Posted by: helenabeliveau | November 10, 2018

A Closer Look at Contemporary Soap Advertisements


I became interested in exploring contemporary advertisements after last week’s discussion on commodity culture within soap advertisements, and the continuation of that discussion this week. More specifically, in the relationship between commodity culture, the domestic sphere, and the ‘invisibility’of those conducting labor in the domestic sphere.  In thinking about more recent advertisements for products used mostly for cleaning the home, I found that they were eerily similar to the various antiquated soap advertisements that we looked at last week.

Although not as overt, advertisements for cleaning products are still mostly targetted towards women, particularly in a very specific family structure consisting of an image of a mother, her mischevious children, and a noticeably absent father.  In addition, the family that constitutes these characters, the product at hand acts as, one could argue, the main character. This configuration, more specifically in the element of the object as a character, creates an interesting dynamic between the ones who use the product and product itself.  This dynamic results in a tension between commodity as a way to alleviate domestic labor and facilitate leisure, and the simultaneous erasure of the people who still have to conduct that labor. This image of the Dawn dishwashing soap with Olay hand renewal I’ve found exemplifies several elements of the beginnings of commodity culture.  In addition, this advertisement utilizes the notion that one’s hands portray one’s relationship to labor. 

The eye is immediately drawn to the perfectly manicured hands cradling the sponge, and a dialogue coming from the sponge that says- “So I do the dirty work, and your hands get the beauty treatment?  Thanks a lot.” First and foremost, one can deduce that the extreme feminization of the hands suggests, that in the imagination of society, the one conducting this type of labor within the home is the mother figure of the household.  The use of both a pink bottle and a pink sponge enforces that image drastically, as it connotates a binary of pink and blue used to portray an image of a man and woman.

The nature of the hands are particularly interesting, as they appear extremely manicured.  In McClintock’s Chapter “Massa and Maids” more specifically on the discussion of hands, she argues that, “hands expressed one’s class by expressing one’s relation to labor.  Dainty hands were hands that were unstained by work” (McClintock 99). The display of the unworked hands indicates a similar anxiety of the Victorian era in which middle-class women who might have toiled in cleaning and cooking due to being unable to afford hired help attempt to hide that fact through counteracting the effects of that labor on their hands.  In attempting to emulate the aristocratic class in conveying a sense of leisure in their lifestyle, the women who conduct this work are simultaneously erasing their own unpaid labor. So then, even today, there is this attempt to emulate a certain lifestyle through erasure of those who conduct this labor.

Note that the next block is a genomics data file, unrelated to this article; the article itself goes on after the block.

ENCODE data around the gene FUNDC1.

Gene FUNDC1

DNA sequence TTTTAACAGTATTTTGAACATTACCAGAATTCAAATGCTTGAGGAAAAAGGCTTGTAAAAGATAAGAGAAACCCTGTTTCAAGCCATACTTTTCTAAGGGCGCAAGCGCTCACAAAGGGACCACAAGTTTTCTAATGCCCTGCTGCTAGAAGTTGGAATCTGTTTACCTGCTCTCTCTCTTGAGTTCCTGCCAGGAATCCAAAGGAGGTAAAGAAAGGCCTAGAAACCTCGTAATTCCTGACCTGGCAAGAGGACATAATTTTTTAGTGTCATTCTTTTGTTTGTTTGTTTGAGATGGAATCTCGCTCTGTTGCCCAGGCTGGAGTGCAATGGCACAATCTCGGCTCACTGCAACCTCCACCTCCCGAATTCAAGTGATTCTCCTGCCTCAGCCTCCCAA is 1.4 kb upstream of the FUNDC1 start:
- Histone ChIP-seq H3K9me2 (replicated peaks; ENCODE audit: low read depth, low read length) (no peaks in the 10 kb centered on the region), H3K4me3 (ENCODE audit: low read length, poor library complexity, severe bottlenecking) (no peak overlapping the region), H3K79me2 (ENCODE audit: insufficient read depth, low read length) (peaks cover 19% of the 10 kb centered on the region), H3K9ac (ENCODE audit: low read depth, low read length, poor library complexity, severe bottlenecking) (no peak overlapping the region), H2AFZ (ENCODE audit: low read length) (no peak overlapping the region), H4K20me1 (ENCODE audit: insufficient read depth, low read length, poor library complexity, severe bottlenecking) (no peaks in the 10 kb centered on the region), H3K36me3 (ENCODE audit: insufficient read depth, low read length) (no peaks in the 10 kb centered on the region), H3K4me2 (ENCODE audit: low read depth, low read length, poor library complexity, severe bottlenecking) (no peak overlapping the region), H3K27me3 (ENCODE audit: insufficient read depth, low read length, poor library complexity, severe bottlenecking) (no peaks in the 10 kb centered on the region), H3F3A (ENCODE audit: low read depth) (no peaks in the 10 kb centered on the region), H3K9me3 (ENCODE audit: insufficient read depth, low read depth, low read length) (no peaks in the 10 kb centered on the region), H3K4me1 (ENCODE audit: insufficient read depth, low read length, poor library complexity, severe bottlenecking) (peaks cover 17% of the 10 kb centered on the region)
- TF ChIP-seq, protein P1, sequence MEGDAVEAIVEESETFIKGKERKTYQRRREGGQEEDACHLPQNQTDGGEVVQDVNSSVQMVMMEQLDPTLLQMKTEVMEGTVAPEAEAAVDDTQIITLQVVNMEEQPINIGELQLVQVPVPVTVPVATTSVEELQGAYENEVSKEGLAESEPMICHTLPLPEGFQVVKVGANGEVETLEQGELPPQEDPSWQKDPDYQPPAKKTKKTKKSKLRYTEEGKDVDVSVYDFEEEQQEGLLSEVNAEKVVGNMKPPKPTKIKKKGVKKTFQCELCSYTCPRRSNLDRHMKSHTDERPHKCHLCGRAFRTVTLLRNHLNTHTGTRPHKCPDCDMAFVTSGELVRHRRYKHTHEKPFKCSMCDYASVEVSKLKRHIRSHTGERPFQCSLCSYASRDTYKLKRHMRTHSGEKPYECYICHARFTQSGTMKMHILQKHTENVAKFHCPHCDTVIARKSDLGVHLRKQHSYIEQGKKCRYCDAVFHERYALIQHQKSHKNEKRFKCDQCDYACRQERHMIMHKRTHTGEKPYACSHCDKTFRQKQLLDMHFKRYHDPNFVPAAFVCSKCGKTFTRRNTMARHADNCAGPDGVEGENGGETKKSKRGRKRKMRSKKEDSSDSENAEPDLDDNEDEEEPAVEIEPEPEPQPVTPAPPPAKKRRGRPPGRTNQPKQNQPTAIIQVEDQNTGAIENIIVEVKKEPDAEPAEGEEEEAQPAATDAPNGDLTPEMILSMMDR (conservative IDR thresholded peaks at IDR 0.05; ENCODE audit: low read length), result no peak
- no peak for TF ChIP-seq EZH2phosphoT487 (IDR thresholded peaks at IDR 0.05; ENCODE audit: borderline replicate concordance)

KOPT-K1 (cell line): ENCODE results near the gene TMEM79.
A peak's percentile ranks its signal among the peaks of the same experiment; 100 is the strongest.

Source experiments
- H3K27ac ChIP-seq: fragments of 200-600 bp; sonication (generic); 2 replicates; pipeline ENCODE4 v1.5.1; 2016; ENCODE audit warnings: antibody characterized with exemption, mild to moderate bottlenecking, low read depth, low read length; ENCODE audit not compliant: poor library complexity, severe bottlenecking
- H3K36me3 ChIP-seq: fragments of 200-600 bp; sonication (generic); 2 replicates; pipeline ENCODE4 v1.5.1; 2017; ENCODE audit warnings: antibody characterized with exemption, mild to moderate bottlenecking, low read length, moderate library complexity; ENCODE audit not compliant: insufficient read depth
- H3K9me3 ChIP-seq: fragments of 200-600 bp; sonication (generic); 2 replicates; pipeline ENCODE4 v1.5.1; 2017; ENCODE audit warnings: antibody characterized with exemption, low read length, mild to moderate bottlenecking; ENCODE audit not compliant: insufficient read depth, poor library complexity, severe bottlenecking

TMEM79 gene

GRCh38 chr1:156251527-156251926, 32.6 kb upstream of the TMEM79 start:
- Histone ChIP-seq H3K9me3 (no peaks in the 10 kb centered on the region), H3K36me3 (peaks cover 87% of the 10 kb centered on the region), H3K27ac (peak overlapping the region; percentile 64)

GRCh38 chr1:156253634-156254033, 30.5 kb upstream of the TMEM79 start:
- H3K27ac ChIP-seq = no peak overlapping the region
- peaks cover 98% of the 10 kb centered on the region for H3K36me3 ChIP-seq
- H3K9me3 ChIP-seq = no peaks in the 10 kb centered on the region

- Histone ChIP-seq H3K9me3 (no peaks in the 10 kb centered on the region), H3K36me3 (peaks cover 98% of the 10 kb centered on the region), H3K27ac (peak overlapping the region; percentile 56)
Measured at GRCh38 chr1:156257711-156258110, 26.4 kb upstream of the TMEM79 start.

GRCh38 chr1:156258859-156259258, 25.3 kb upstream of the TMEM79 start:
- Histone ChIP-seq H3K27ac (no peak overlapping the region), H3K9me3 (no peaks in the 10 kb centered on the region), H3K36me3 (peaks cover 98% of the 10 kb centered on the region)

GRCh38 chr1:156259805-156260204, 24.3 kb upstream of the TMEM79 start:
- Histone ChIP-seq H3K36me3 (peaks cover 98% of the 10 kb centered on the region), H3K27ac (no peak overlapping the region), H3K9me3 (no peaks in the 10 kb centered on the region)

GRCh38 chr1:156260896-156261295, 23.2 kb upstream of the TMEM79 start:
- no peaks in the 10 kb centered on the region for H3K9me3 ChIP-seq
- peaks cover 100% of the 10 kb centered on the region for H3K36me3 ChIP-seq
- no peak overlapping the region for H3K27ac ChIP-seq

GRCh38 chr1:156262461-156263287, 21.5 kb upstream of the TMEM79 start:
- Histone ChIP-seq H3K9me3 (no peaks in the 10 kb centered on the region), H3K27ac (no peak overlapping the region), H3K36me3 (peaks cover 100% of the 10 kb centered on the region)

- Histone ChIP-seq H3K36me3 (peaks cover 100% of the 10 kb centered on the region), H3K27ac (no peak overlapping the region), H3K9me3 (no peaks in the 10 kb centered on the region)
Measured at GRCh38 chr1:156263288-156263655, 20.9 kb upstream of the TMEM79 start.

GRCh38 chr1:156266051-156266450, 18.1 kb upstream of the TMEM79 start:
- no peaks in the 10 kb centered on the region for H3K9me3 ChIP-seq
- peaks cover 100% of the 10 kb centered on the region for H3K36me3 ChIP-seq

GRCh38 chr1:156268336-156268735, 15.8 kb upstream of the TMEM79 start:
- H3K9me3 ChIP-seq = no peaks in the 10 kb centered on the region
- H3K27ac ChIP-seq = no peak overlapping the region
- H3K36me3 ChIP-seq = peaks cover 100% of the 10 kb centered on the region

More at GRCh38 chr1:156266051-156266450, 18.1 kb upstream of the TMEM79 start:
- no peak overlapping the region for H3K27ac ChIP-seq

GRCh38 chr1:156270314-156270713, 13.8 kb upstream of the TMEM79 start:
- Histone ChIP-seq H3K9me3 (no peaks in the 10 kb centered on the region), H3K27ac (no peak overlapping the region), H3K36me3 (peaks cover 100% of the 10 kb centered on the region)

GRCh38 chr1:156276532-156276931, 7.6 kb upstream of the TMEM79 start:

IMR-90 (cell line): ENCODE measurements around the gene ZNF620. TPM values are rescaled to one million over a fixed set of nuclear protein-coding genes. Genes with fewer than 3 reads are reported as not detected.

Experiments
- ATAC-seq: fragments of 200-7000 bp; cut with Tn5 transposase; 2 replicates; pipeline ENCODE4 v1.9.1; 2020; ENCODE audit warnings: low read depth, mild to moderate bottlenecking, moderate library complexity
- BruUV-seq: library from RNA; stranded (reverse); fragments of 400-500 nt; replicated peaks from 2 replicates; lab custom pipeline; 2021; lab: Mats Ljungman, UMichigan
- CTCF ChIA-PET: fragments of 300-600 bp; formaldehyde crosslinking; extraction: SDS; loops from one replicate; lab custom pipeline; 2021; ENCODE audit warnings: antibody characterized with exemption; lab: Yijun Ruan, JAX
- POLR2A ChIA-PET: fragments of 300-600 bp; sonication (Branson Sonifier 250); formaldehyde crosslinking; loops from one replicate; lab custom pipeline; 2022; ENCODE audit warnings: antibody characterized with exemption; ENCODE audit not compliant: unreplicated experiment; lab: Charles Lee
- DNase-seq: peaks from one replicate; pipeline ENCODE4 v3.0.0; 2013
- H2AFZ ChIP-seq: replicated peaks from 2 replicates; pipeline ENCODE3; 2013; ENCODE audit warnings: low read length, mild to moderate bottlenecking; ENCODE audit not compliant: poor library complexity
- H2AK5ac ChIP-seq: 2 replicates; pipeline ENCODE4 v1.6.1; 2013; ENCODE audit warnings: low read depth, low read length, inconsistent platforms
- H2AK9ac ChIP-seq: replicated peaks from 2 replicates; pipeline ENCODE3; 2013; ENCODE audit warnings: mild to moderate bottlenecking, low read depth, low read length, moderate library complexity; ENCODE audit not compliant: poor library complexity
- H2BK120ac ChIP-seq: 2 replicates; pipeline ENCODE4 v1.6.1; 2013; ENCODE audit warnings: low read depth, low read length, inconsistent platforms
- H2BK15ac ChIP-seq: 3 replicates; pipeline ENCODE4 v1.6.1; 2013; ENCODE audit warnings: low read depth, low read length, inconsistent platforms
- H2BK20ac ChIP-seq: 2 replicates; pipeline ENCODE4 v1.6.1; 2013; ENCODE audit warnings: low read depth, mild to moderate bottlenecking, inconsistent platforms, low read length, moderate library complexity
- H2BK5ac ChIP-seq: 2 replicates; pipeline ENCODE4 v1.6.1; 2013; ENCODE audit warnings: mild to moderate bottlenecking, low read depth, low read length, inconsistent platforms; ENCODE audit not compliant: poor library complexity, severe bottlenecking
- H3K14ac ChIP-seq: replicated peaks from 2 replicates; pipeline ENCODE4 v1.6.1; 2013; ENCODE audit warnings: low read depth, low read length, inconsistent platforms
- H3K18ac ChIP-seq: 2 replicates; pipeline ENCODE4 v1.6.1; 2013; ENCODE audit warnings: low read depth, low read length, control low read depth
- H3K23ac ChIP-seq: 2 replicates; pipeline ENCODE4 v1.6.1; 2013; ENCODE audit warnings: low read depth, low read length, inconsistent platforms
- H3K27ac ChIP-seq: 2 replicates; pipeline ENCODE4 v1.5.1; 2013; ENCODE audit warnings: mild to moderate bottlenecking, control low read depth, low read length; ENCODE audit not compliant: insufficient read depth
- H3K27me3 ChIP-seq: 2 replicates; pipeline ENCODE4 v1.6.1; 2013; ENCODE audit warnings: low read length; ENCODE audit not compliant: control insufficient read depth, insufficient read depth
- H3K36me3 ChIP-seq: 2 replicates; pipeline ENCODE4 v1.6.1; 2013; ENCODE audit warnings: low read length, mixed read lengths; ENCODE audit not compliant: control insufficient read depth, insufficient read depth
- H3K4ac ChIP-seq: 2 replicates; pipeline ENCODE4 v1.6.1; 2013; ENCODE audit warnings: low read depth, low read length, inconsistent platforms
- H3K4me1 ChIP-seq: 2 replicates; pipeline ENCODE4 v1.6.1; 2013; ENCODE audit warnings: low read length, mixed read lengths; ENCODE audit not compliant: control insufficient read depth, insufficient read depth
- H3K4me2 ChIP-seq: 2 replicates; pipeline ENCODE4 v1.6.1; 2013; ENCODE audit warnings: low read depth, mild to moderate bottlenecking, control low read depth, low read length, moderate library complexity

This erasure is endorsed even more through the use of the sponge as a character.  Rather than using the actual subject of the one cleaning the dishes to speak in the advertisement, the sponge is portrayed as the main character through its speaking part.  Albeit used for comedic effect, the sponge suggests that it is the sponge doing all of the work.  This focus is doubly enforced through the rather detached and depersonalized nature of the hands. Rather than include an actual person, the ad further detaches the actual person from the work that they are doing, and further minimizes their role in this activity, even though it is this type of person that they are targetting.  

Although this particular advertisement was released in 2013, many advertisements of this nature can still be seen today. It is rather surprising that there is still a particularly antiquated notion of the domestic sphere, and how that translates to marketing for the consumers of these products.


Dawn advertisement smallWorks Cited

Image 1:

McClintock, Anne. Imperial Leather: Race, Gender and Sexuality in the Colonial Contest. Routledge, 1995.


  1. Great analysis! It’s striking how persistent many of the ideas from our class readings have proven to be.

    I was inspired by your post to do some more digging around on YouTube and was reminded that Meghan Markle had in elementary school called out sexism in a soap ad, garnering national attention. As a side note (because I feel like it would require its own post) the persistence of feminine, white purity in soap ads feels related to the extra layer of the racist anxiety in the UK around Markle’s entry into the royal family.

    Related to your post, I came across a commercial that is remarkably reminiscent of your example from Dawn. This 1991 commercial for Ivory Dish Soap ( opens with a shot of a young (blonde, blue-eyed) daughter imitating her mother in the kitchen, learning the household skills that will inevitably be used when she becomes a mother. Her hands are compared to clouds, and the reminder that the brand references ivory (precious and white) hangs over the commercial.

    Like you explore, this product seeks to unburden the mother from the physical “harm” of labor, ending with that image of manicured, disembodied hands in front of the company label. It is not merely an ad for soap, but a promotion of ideals of motherhood, beauty, purity, and cleanliness that nearly thirty years later has merely adapted to the base standard necessary to avoid controversy.

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